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Though it was only around for four years, the BMW 1 Series quickly became a great sports car option for those who wanted refinement and fun. Replaced by larger models since its death in 2014, the 1 Series is an easy car to forget about – but that’s a mistake. Given its proportions and performance, the baby BMW is one of the best forgotten sports cars of the past 15 years.

Base performance was still a riot

Upon its debut in 2008, the BMW 1 Series came in just one form – the 135i. But in 2009, the 128i slotted in just below the original and delivered a unique experience of its own. We’ll get to the riotous big brother in a moment, but the 128i shouldn’t be left out of the discussion.

As an ultra-compact, rear-drive sports car, the BMW 128i features one of the best formats for an engaging drive. And with the base 3.0-liter inline-six, it is one of the last naturally-aspirated six-cylinder cars to come from the Bavarian brand. With 231 horsepower and 200 pound-feet of torque, the smallest BMW sports car presented its driver with enough power and a sonorous engine note to always draw a smile.

Balanced handling and the short wheelbase make for a communicative feel, and the sense of fine control is sure to delight. Available with either a six-speed automatic or six-speed manual, it has a classic BMW feel. Compliant ride and 50:50 weight distribution only add to the driving engagement.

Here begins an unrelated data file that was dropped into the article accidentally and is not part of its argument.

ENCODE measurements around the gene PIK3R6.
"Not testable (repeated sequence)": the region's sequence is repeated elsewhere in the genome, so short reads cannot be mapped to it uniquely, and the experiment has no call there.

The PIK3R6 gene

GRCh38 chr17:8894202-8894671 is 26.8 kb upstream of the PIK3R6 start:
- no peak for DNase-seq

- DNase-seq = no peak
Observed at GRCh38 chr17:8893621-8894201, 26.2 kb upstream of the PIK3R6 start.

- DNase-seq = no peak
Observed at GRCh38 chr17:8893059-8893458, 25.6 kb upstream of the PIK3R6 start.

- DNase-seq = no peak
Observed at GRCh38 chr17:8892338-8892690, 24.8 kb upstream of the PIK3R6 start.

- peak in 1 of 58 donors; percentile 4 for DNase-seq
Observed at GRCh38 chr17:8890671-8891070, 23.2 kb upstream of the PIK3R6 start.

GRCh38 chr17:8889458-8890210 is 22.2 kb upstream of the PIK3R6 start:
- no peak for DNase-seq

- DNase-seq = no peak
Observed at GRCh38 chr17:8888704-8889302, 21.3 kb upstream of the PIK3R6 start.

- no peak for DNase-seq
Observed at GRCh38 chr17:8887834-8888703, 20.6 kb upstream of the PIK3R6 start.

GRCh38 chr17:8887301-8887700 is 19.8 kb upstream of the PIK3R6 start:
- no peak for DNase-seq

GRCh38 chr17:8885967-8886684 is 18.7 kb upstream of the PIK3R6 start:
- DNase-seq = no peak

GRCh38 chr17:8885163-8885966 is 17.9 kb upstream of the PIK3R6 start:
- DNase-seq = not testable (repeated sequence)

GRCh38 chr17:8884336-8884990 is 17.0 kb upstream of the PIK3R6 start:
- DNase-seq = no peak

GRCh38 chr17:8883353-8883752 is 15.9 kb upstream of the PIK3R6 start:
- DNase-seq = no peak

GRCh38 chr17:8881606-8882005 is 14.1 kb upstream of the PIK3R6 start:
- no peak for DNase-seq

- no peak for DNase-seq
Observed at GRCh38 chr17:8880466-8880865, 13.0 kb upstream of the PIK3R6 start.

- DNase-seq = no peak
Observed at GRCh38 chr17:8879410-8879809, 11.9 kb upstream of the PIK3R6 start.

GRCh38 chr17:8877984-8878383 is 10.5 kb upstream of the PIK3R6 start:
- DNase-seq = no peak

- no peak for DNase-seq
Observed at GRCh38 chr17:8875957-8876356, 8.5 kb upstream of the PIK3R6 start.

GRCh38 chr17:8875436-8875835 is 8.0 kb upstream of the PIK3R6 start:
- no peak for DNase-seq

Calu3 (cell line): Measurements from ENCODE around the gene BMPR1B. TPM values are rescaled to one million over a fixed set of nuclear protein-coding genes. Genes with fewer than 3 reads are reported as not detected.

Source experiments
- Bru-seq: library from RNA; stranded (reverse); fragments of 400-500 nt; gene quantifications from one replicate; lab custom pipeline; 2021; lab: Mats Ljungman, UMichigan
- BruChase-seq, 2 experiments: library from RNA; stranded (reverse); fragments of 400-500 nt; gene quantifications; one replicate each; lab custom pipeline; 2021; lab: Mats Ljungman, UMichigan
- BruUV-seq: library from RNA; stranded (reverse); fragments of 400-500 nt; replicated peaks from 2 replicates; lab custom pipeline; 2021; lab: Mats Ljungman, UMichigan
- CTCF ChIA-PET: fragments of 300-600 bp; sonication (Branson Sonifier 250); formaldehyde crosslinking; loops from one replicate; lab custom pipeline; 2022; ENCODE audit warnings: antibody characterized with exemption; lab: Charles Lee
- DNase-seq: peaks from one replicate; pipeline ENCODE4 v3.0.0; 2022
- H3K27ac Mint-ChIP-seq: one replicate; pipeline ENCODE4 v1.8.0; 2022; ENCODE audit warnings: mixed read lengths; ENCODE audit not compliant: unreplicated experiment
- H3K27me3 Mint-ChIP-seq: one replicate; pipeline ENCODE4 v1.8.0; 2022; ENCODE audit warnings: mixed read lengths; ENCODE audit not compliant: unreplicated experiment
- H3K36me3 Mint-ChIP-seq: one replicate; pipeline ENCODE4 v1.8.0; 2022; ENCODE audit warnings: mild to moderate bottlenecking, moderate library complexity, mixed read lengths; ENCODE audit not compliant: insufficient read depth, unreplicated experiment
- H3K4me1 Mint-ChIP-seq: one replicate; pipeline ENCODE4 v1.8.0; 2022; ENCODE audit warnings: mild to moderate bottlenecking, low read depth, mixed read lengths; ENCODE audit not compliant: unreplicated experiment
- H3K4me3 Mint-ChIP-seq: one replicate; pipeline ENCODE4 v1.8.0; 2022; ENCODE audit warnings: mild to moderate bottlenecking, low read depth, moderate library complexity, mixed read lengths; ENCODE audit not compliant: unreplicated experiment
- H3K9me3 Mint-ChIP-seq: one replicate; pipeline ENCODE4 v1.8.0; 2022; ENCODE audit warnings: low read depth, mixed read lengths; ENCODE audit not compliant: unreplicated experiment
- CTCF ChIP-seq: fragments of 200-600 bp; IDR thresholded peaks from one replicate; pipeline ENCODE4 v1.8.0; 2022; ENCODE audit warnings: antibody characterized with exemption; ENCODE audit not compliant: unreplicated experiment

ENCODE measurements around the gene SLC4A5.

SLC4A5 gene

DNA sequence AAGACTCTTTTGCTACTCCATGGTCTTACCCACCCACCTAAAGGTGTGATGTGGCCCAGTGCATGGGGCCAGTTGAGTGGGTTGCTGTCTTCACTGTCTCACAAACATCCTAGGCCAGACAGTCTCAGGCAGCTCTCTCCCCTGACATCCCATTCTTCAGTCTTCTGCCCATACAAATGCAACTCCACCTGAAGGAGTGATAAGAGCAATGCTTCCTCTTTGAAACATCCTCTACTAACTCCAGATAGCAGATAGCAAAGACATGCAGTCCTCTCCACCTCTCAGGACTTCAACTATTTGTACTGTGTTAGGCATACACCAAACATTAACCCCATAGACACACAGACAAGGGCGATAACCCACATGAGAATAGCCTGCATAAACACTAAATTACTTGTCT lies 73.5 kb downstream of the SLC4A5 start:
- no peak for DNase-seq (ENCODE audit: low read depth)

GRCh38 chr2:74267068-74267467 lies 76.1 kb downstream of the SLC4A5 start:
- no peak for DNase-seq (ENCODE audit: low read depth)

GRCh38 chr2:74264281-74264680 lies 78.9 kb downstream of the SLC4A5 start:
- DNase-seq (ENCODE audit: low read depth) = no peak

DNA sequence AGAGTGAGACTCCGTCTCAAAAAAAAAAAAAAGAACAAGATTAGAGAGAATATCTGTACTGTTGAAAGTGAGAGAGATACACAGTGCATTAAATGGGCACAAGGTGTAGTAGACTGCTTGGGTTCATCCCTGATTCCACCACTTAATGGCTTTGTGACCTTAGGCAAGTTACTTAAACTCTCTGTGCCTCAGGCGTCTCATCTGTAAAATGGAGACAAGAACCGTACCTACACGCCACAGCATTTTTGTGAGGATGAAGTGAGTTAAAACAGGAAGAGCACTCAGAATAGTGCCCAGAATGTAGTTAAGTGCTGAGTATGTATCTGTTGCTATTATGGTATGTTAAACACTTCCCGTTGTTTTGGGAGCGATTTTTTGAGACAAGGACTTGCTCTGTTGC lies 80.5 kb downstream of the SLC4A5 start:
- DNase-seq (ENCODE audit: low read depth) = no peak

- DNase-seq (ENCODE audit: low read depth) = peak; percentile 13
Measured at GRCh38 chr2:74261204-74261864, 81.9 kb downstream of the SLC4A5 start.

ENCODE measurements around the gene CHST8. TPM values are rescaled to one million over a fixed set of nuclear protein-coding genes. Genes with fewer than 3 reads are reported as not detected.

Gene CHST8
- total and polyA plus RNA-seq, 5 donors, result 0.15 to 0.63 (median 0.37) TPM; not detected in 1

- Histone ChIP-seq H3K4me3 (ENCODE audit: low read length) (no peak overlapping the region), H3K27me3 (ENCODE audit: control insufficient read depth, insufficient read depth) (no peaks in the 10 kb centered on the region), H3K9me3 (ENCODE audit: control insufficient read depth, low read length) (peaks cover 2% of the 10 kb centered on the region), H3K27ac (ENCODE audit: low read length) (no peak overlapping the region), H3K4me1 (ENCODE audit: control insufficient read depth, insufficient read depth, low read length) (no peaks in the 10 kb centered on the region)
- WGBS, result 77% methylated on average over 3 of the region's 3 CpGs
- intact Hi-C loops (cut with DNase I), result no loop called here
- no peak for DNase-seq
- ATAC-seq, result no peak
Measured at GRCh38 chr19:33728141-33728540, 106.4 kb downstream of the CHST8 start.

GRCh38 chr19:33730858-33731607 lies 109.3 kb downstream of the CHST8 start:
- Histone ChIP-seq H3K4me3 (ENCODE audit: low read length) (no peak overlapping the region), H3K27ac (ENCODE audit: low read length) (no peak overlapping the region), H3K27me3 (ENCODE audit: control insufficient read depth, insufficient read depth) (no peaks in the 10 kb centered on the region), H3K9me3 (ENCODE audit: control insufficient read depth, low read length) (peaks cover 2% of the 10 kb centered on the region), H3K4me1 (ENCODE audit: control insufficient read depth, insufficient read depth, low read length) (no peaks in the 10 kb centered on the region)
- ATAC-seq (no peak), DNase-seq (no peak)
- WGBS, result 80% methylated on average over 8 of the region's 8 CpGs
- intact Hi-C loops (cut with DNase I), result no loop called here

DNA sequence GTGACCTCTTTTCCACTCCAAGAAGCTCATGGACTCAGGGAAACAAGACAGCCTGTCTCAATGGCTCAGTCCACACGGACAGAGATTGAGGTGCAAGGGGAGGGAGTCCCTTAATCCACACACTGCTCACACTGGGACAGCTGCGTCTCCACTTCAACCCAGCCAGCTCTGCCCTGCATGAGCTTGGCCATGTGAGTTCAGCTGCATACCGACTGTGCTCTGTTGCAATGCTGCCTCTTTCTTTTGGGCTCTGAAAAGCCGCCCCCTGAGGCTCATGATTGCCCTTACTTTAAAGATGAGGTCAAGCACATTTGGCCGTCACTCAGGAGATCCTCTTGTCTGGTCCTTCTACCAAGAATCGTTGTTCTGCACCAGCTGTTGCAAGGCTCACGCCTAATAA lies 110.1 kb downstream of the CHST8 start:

Base models are short on tech compared to modern models, but that simple setup makes the 128i feel focused. And thanks to its small size and large windows, visibility is infinitely better than most sports cars you’ll find today.

The BMW 135i is the 1 Series’ forgotten sports car

BMW 1 Series, one of the best and most forgotten sports cars
2011 BMW 1 Series | BMW

Unless you’re up on BMW lore, the 1 Series is an easily forgotten sports car, but the 135i might be one of the best models from the brand. It was the lone model at release for a reason: The 135i isn’t about daily driving. It’s a sports car at its core, and the N55 turbocharged inline-six is a reflection of that.

Churning out 300 horsepower and 300 pound-feet of torque, it is the Genesis of modern BMW sports cars. It has the same 50:50 weight distribution as the non-turbo model, but with sharpened suspension. The M Performance touches include a lower ride height, stiffer damping, and bigger brakes to compliment the extra power.

Combined with its short wheelbase, though, the 135i isn’t nearly as usable as its little brother. When new, reviews from Car and Driver indicated that the punchy 1 Series had a harsh ride. My test drive of a 135i model gave no reason to dispute that claim.

In all, though, there is something about the turbocharged N55 that the non-turbo 1 Series can’t deliver. For me, engine engagement is as much about torque as it is outright power. The 135i has that in spades thanks to the 100 lb-ft torque bump over its naturally-aspirated brother.

BMW’s best forgotten sports car or overhyped nostalgia?

You could argue that modern takes on the BMW 1 Series are simply nostalgia in overdrive. As modern cars get heavier, uglier, and more complex, enthusiasts pine for the days of raw simplicity. But having driven one, I can say that the 1 Series is for sure one of BMW’s best forgotten sports cars. If nothing else, it ushered in the modern 2 Series lineup that still has everyone’s attention, and that’s worth celebrating.

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